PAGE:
For its part, the union put forward a hybrid DB/DC proposal, under which the defined benefits were reduced significantly from those under the current plan, and went on to argue that its proposal posed no risk to the long-term sustainability of the Air Canada pension plan.
The Board of Arbitration found that long-term sustainability of the plan did not necessarily imply an arrangement that would completely eliminate any risk of a deficit and acknowledged that both the employer and union proposals allowed the long-term sustainability of the Air Canada pension plan to be ensured. That being the case, the Board of Arbitration had to choose which was the better of the two offers. Based on the well-established principles of "replication, gradualism and demonstrated need," the Board opted for the hybrid DB/DC proposal put forward by the union.3
As reported in the June 2011 Legal Update, Ontario has been progressing toward new rules governing pension division on marriage breakdown. Since our last publication, the regulations necessary to implement this change have now been finalized and go into effect January 1, 2012. The regulations to implement this change are complex but essentially the lump sum amount which the former spouse may receive in settlement of the pension division is to be derived from a mix of three commuted valuation calculations: assuming termination of employment at the time of separation; assuming the person commences receiving the pension at the normal retirement date; and assuming commencement at the earliest unreduced retirement date assuming continued membership to that date. An average of these commuted values is then determined based on the member's proximity to early retirement and prorated for the amount of service while married. We understand that the Ontario pension regulator, the Financial Services Commission of Ontario, will soon be publishing the necessary forms for administrators and plan members to effect such division on marriage breakdown. Consequently, plan administrators with Ontario members should be looking at their systems and policies to ensure that pensions will be divided in accordance with these new rules and forms on and after January 1, 2012.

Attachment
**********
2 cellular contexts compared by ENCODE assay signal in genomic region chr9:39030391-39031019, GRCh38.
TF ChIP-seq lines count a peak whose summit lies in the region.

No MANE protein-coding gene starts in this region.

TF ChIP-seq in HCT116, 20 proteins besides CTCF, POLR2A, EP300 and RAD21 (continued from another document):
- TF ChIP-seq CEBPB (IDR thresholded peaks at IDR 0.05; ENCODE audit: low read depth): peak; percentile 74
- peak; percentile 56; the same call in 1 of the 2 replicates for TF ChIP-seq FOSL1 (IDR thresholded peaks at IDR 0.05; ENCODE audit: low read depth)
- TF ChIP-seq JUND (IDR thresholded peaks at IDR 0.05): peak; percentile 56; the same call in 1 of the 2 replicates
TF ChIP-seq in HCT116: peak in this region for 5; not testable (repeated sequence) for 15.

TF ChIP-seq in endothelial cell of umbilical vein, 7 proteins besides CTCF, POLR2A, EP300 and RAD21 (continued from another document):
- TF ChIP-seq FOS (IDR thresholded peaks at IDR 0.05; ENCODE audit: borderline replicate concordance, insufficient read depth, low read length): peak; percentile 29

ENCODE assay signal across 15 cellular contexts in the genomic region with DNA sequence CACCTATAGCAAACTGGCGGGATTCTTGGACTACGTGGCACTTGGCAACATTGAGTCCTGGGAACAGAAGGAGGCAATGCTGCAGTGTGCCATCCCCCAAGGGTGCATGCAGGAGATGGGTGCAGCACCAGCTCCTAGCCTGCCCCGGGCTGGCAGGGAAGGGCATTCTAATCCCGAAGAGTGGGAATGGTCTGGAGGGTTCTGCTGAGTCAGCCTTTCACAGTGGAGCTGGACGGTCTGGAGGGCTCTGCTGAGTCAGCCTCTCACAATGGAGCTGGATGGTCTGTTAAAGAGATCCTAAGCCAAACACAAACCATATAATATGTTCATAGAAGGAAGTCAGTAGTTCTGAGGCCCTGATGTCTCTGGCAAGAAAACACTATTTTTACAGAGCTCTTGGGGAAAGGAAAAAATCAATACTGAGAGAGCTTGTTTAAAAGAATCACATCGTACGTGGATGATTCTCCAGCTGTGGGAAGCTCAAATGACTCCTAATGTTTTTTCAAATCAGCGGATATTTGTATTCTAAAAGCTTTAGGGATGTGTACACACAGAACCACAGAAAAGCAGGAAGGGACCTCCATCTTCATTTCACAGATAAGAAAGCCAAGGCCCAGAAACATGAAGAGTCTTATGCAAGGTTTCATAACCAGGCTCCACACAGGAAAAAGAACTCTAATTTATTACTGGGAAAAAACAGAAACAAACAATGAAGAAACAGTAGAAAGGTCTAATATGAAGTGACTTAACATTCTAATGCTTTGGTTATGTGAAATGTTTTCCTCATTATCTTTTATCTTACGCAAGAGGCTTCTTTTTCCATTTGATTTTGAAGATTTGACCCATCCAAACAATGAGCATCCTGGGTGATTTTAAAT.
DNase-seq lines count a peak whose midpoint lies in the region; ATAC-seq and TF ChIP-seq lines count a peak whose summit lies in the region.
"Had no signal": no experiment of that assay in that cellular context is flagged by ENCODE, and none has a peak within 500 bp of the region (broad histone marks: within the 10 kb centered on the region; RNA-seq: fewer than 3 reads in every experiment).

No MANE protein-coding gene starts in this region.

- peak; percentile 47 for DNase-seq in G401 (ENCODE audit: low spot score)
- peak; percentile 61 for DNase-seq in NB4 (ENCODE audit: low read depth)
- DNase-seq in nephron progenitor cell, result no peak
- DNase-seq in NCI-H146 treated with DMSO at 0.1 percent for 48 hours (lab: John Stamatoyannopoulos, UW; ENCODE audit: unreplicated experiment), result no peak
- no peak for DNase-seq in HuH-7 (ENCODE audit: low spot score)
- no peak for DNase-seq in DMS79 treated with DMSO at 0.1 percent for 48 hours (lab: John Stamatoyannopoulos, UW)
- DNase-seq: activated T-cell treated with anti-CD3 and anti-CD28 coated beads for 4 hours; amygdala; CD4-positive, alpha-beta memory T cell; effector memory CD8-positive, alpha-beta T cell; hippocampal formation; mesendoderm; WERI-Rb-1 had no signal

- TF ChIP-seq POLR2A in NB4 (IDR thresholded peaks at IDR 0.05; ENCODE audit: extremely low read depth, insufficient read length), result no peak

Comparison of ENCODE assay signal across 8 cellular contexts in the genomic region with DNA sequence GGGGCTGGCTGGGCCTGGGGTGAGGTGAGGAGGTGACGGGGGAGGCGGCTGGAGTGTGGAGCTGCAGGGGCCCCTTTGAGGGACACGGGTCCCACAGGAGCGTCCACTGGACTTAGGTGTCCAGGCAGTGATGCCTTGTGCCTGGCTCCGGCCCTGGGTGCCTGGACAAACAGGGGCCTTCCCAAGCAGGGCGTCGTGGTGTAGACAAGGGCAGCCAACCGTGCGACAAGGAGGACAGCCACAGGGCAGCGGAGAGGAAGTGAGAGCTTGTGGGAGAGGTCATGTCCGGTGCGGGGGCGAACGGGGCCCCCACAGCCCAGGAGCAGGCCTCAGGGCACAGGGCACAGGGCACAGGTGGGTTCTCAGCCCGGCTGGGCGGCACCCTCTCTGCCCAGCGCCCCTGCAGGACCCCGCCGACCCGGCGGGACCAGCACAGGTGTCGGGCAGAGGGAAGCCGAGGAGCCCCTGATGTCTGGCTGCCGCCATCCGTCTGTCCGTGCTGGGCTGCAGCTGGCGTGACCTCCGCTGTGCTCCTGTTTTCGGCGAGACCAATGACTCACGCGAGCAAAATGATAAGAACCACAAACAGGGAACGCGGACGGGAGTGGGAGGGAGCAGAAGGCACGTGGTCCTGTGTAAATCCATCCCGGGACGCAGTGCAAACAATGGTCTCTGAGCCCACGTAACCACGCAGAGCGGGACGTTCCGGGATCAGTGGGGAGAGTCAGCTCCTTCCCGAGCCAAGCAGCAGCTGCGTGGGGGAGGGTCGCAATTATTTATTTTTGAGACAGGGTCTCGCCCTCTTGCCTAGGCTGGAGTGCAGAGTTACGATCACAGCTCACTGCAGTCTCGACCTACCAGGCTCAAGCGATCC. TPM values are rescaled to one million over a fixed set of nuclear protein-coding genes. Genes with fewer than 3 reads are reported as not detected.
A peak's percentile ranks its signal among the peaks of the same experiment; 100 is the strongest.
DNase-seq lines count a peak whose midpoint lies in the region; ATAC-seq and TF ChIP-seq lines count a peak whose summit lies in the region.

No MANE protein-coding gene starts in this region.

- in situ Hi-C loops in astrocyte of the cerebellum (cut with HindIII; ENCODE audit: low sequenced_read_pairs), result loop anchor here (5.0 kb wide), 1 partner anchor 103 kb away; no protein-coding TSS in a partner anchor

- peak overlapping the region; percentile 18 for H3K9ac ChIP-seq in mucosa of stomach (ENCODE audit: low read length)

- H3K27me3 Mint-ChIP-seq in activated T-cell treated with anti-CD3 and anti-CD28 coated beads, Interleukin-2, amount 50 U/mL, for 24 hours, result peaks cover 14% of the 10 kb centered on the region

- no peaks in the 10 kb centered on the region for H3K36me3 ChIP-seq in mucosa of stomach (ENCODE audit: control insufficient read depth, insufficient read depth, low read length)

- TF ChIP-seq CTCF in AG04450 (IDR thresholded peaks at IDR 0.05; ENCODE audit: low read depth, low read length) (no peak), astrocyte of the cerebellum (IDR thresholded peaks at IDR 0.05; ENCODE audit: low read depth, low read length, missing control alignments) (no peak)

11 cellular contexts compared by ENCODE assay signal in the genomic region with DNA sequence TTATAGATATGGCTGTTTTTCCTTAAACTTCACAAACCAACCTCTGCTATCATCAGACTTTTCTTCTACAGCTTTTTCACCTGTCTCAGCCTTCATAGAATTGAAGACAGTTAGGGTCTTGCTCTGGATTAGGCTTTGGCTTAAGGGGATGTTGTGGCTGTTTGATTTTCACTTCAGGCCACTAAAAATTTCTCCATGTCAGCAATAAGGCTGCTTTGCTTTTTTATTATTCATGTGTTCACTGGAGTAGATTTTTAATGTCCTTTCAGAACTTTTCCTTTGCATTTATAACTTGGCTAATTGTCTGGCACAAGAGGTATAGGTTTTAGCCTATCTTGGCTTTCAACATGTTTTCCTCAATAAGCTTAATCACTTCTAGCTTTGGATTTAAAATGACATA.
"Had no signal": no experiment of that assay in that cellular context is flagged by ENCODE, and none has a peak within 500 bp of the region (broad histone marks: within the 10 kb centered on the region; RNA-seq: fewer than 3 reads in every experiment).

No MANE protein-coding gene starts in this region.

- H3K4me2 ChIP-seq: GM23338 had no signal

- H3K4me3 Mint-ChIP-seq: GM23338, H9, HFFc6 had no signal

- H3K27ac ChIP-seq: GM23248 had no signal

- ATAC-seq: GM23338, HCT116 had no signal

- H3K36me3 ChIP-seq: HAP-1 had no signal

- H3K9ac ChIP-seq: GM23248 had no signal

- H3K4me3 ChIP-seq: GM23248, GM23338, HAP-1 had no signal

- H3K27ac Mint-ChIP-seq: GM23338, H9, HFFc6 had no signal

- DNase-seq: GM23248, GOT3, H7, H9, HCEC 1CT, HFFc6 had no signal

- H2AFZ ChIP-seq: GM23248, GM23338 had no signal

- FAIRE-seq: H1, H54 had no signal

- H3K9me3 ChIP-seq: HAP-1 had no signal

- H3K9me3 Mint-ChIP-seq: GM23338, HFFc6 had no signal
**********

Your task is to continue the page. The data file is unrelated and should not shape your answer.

1 Synertech Moulded Products c Tribunal administratif du Québec, 2011 QCCS 4770.
2 Syndicat des chauffeurs d'autobus du Réseau de transport de Longueuil (SCFP-3333) et Réseau de Transport de Longueuil, Mtre Pierre Laplante, May 27, 2011.
3 Air Canada and National Automobile, Aerospace, Transportation and General Workers Union of Canada (CAW-Canada) Local 2002 (Re: Final Offer Selection – Pension Arrangements for New Hires), Board of Arbitration, Kevin M. Burkett, Chair, September 16, 2011.